“To me, being Southern means working hard and believing in yourself and God. It’s having that strong sense of community.”

Born and raised in Alabama, Octavia Spencer credits her devout faith, supportive family, and deep Southern roots for keeping her grounded as she breaks barriers and accepts daring new roles.

SL: What would you say is the most Southern thing about you?

OS: My faith. It’s the guiding force in my life. It keeps me grounded, aids in every decision that I make—the Golden Rule. It’s the foundation. With a rocky foundation, you will stumble, but with a solid one, you will flourish.

SL: How much was church a part of your upbringing?

OS: We didn’t have a car, so we only went to church on Sundays. We would carpool with people. The services were long. Very, very long. But there was always some sort of snack afterward. You’d better feed people if you keep them there all day.

SL: So you headed to the church basement to dig into those casseroles?

OS: Exactly. But you know what I’ve realized now that I’m older? Our strongest bonds are made over meals. So that type of fellowship, building a sense of community—one of the best places to do that is definitely your church home.

SL: Do you ever find yourself defending the South?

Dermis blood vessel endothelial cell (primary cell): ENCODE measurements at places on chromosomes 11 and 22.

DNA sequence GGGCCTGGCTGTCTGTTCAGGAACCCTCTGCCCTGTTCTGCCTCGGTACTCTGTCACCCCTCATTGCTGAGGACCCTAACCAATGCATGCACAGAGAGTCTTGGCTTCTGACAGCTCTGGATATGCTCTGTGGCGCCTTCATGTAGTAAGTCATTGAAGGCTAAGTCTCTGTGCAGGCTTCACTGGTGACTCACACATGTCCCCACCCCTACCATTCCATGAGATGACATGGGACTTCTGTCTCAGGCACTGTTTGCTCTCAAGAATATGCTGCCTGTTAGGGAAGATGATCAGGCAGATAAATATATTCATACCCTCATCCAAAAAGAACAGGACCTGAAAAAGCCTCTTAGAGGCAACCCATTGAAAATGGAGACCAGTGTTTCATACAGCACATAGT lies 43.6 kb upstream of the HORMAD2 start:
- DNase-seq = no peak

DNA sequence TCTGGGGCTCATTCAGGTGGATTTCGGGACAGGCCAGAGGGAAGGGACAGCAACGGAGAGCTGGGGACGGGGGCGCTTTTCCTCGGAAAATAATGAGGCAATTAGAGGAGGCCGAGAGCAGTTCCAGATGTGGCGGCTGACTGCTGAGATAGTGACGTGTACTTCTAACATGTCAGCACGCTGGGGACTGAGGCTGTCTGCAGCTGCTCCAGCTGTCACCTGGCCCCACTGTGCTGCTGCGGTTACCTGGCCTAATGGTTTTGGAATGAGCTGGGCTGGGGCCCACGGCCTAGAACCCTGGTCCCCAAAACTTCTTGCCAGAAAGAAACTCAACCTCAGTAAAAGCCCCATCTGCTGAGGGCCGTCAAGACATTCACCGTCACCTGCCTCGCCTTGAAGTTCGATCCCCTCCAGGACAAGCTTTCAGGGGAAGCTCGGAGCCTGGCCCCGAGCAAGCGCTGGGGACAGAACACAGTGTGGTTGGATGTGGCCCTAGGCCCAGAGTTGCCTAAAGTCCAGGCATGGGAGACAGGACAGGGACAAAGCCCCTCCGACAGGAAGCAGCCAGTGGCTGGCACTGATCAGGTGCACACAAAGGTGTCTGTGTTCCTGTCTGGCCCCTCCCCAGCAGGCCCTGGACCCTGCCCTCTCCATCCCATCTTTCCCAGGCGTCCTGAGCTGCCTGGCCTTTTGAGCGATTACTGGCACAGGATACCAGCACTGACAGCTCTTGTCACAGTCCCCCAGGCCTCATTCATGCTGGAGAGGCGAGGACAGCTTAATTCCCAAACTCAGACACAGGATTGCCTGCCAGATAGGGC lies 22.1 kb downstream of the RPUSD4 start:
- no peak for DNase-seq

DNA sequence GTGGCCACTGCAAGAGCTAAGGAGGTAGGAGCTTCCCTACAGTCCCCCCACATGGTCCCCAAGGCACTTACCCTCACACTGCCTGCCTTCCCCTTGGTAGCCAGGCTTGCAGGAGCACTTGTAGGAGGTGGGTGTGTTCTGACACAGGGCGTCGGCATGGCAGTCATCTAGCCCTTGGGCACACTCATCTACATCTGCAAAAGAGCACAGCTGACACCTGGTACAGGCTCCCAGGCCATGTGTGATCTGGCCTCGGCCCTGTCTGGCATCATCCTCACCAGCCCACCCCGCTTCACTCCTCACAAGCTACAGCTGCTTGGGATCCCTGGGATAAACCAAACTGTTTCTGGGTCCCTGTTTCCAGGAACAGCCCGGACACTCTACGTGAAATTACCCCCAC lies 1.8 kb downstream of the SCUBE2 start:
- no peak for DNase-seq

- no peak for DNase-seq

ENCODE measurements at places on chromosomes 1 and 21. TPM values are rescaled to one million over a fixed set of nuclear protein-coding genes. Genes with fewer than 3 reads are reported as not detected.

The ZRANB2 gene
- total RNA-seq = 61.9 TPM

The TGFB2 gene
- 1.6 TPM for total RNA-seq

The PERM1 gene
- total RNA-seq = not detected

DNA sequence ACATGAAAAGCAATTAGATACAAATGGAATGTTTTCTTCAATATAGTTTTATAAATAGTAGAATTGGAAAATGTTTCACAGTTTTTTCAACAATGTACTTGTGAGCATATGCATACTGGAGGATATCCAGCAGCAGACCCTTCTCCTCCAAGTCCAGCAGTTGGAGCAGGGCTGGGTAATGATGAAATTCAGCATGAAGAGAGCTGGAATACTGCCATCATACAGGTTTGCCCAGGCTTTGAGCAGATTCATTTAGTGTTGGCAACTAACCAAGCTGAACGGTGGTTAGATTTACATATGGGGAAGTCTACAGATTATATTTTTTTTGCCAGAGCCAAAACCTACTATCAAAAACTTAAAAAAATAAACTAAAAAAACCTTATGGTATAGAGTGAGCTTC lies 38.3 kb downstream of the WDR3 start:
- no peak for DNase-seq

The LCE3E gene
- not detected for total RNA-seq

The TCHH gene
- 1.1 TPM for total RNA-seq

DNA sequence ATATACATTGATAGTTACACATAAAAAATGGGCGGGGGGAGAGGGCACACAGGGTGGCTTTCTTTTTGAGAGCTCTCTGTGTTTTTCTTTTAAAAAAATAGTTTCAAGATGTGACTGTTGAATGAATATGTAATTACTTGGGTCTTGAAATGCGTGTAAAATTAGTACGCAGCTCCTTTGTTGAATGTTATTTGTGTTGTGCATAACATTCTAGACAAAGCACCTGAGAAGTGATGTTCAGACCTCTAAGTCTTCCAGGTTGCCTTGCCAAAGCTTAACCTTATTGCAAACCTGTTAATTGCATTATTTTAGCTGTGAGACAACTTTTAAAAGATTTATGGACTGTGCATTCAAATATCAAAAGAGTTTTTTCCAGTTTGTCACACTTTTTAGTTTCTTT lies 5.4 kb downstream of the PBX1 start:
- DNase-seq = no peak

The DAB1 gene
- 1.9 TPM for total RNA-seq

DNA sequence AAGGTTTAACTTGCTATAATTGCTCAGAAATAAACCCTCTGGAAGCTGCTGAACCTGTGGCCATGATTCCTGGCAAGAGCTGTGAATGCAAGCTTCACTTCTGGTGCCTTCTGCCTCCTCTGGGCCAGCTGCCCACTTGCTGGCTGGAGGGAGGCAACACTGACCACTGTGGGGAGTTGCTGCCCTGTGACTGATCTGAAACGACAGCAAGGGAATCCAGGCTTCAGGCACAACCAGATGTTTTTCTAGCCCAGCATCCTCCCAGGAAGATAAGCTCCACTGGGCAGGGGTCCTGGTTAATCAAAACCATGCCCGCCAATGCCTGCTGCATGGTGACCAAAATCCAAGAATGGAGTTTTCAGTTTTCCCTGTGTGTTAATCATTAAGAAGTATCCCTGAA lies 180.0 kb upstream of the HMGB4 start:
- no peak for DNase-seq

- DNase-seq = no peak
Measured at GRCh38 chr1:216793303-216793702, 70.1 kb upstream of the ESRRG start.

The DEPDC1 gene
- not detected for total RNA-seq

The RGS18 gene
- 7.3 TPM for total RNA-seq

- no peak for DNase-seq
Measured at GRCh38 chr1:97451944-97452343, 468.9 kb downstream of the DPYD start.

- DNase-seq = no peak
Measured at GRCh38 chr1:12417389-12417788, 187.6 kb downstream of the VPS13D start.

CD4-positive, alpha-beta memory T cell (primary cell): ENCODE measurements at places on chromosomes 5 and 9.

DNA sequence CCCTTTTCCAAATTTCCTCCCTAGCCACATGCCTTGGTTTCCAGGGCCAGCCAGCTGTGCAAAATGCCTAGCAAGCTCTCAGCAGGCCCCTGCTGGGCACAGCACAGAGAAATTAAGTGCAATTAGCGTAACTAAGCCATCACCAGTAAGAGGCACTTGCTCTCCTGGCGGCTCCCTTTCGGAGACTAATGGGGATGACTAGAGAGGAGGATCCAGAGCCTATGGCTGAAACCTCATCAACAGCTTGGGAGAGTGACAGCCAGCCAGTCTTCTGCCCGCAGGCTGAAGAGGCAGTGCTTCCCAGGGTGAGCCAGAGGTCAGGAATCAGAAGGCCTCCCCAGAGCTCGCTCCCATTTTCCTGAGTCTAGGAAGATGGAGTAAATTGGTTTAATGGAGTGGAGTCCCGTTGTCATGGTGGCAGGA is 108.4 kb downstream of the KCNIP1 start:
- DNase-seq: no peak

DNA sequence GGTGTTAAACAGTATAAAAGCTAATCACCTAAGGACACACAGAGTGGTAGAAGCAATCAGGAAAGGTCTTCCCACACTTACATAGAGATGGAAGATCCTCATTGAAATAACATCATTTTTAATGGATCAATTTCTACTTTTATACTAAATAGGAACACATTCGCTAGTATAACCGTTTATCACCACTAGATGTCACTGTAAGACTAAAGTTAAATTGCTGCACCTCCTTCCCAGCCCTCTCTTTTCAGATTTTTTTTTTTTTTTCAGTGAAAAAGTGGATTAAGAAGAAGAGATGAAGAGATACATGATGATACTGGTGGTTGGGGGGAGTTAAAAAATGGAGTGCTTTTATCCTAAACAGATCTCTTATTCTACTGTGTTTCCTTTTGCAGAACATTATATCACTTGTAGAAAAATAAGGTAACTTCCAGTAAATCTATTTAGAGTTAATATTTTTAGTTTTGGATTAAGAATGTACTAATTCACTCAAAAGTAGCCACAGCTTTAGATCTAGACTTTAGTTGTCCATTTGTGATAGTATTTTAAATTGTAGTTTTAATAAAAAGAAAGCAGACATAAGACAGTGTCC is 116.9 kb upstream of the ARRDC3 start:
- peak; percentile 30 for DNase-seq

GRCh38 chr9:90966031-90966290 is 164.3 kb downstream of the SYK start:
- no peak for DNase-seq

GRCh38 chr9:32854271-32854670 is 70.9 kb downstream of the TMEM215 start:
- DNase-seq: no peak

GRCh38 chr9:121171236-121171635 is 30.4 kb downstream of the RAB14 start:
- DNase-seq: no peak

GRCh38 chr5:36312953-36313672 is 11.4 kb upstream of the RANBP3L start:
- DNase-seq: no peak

OS: I’ve learned to let people draw their own conclusions. It’s hard to defend some of the stuff happening right now, but I hate it when people attribute all of these things only to the South. It’s going on all over our country.

SL: It can be a very difficult and polarizing time.

OS: Yes. Gone are the days when you could have different views and still have a meaningful conversation. I’m from the birthplace of the Civil Rights Movement. It’s history— some of it is good, and some of it is bad. But that place is also filled with beautiful people. You know, if your car breaks down in Alabama, it doesn’t matter what you look like or who you are, somebody will always want to help, without question. I remember moving to Los Angeles, and my car broke down. I stood there for hours, and nobody stopped. So that tells you who we are as Southern people. We help our neighbors.

SL: Is there a film or TV show that gets the South right?

OS: I can’t say, really, but I can tell you when the accents are wrong, because I cringe at a terrible Southern accent. 

SL: Are you optimistic about what the future holds?

OS: You know, I’m not an optimist. I basically consider myself to be a realist. I see things exactly as they are. It’s not all terrible, but we still have a long way to go. The youth are always doing things that make me smile and give me hope. But I don’t want people to get complacent. I always ask, “What are you doing to keep that ball rolling?”

SL: Seems like you’re trying to do quite a bit to make things better.

OS: Doing something that you hate makes for a very miserable existence. I just want to be happy, to keep doing what I’m doing. I’m living my dreams out every day. And the minute I stop loving it, I’m leaving the party.

SL: And then you’ll be heading back to your private garden sanctuary?

OS: Mm-hmm. Exactly that.

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